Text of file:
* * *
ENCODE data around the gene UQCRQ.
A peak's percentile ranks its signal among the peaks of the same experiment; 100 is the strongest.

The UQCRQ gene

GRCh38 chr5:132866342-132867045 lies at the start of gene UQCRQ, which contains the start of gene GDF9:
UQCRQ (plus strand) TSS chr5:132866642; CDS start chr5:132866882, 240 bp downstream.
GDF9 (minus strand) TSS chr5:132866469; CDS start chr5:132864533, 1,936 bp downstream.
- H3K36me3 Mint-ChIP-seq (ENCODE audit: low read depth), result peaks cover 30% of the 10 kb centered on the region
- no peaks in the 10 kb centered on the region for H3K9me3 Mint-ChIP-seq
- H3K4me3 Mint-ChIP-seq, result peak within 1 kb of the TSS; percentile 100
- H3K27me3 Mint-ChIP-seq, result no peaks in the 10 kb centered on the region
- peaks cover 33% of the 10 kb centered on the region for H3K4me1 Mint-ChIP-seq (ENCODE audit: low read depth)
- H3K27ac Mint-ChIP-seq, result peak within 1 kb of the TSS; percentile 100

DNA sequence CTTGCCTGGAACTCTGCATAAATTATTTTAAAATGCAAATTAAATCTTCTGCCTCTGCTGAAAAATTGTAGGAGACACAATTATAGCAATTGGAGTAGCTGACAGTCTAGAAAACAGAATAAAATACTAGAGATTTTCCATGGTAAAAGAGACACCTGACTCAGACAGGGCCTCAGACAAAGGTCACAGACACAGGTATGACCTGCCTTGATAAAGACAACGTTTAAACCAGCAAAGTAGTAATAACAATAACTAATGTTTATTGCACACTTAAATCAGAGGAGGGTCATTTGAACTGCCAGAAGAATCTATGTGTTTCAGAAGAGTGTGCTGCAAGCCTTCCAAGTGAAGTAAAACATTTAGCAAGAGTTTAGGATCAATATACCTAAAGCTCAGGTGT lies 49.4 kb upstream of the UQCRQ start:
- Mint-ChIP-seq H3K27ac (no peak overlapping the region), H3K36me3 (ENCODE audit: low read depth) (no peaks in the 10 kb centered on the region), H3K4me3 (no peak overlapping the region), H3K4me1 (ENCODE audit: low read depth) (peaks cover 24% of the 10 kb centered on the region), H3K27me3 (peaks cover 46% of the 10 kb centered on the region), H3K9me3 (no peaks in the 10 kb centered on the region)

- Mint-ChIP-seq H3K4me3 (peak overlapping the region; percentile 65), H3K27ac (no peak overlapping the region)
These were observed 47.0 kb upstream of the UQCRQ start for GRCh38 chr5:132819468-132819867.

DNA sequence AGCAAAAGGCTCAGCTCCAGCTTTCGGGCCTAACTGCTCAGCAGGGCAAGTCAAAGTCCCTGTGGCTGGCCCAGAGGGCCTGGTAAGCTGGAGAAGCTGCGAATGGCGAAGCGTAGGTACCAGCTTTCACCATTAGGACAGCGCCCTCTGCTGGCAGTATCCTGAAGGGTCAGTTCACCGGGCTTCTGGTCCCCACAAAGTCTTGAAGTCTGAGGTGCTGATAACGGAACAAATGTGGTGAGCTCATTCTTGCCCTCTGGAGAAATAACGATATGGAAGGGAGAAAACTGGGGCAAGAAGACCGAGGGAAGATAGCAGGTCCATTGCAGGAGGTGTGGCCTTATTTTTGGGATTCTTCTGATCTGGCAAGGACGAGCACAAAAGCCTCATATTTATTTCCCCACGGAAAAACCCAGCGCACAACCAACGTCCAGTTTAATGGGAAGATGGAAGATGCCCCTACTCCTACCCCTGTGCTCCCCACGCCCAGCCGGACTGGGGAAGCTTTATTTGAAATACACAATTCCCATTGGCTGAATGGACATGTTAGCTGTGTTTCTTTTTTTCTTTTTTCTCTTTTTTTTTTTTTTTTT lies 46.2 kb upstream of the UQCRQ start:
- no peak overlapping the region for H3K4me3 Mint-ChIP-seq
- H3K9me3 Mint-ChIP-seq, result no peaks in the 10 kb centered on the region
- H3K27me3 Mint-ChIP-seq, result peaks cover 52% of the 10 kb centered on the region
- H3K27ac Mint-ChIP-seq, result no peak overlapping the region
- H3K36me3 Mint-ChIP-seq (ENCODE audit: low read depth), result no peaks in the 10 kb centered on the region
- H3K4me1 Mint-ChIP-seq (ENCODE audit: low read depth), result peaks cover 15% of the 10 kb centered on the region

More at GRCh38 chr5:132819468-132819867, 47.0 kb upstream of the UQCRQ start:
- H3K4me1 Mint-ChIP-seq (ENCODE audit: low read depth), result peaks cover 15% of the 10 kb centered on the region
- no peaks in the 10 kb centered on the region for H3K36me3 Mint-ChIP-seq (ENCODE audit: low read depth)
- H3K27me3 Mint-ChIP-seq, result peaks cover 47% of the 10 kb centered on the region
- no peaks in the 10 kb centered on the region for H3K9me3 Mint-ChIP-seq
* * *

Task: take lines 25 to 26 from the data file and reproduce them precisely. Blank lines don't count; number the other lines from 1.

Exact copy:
- H3K4me1 Mint-ChIP-seq (ENCODE audit: low read depth), result peaks cover 15% of the 10 kb centered on the region
- no peaks in the 10 kb centered on the region for H3K36me3 Mint-ChIP-seq (ENCODE audit: low read depth)